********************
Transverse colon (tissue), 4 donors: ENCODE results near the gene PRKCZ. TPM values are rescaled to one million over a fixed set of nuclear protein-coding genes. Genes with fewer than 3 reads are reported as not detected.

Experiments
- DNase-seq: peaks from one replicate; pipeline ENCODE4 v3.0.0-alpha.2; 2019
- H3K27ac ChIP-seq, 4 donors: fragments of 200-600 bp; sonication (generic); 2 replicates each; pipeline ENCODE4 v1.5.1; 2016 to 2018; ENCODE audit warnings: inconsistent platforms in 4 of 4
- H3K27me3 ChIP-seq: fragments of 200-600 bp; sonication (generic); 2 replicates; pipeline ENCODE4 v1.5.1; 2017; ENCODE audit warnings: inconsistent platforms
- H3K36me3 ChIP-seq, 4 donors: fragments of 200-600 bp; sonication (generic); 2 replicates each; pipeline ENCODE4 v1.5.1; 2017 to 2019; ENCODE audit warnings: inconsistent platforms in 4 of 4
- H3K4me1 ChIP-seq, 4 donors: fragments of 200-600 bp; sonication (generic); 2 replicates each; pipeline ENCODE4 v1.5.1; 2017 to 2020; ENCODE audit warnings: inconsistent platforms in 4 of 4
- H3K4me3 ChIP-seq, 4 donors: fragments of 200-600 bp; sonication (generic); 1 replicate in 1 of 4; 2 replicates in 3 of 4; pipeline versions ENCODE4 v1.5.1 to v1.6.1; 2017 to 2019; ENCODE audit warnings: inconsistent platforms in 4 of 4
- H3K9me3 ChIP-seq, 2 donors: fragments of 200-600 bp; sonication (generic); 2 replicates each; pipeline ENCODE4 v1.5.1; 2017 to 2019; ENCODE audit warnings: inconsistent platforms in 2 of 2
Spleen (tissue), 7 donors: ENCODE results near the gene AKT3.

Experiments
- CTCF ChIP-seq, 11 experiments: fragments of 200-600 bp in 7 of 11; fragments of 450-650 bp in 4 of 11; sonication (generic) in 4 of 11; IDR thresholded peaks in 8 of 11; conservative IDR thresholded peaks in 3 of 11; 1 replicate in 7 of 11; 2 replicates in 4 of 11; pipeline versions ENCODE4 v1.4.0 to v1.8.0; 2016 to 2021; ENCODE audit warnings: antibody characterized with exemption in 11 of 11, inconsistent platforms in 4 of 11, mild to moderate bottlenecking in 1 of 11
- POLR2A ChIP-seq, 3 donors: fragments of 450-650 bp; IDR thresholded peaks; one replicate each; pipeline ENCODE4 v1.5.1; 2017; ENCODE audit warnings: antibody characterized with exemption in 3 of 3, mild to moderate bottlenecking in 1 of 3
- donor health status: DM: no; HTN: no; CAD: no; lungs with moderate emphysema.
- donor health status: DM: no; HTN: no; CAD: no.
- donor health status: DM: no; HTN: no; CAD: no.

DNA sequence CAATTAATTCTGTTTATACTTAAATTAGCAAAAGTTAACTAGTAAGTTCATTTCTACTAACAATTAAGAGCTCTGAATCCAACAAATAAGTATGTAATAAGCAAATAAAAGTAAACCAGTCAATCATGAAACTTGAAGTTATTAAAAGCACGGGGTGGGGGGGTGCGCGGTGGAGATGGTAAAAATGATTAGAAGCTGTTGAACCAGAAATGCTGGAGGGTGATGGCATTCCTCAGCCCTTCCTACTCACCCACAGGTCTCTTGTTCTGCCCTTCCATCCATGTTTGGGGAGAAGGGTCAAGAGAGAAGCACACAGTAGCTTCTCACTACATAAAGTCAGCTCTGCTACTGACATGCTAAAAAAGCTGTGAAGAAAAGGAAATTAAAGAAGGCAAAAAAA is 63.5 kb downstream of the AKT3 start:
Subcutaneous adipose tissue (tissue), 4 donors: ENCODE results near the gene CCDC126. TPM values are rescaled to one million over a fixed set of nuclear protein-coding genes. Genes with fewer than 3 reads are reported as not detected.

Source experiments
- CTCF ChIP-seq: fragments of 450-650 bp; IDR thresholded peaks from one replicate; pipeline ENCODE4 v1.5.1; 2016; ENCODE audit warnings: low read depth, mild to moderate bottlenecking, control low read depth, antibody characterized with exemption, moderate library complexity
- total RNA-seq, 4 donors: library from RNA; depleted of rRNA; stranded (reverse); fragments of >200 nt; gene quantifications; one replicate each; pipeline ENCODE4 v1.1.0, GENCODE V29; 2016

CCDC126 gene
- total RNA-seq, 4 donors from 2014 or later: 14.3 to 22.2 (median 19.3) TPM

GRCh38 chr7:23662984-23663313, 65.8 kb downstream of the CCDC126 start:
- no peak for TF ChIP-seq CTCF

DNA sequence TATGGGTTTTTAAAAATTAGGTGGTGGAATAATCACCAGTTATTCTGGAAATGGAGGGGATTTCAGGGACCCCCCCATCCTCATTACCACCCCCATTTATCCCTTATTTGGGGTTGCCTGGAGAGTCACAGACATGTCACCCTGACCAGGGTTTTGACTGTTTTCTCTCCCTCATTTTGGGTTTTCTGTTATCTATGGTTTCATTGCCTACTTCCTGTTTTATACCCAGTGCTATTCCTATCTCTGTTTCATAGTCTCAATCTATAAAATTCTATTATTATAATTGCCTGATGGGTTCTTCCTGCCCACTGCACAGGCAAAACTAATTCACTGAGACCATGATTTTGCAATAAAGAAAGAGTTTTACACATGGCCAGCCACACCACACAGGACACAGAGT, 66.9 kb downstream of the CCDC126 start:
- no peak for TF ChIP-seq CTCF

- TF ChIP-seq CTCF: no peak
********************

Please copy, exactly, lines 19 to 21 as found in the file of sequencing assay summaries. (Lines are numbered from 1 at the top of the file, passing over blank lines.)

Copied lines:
Source experiments
- CTCF ChIP-seq: fragments of 450-650 bp; IDR thresholded peaks from one replicate; pipeline ENCODE4 v1.5.1; 2016; ENCODE audit warnings: low read depth, mild to moderate bottlenecking, control low read depth, antibody characterized with exemption, moderate library complexity
- total RNA-seq, 4 donors: library from RNA; depleted of rRNA; stranded (reverse); fragments of >200 nt; gene quantifications; one replicate each; pipeline ENCODE4 v1.1.0, GENCODE V29; 2016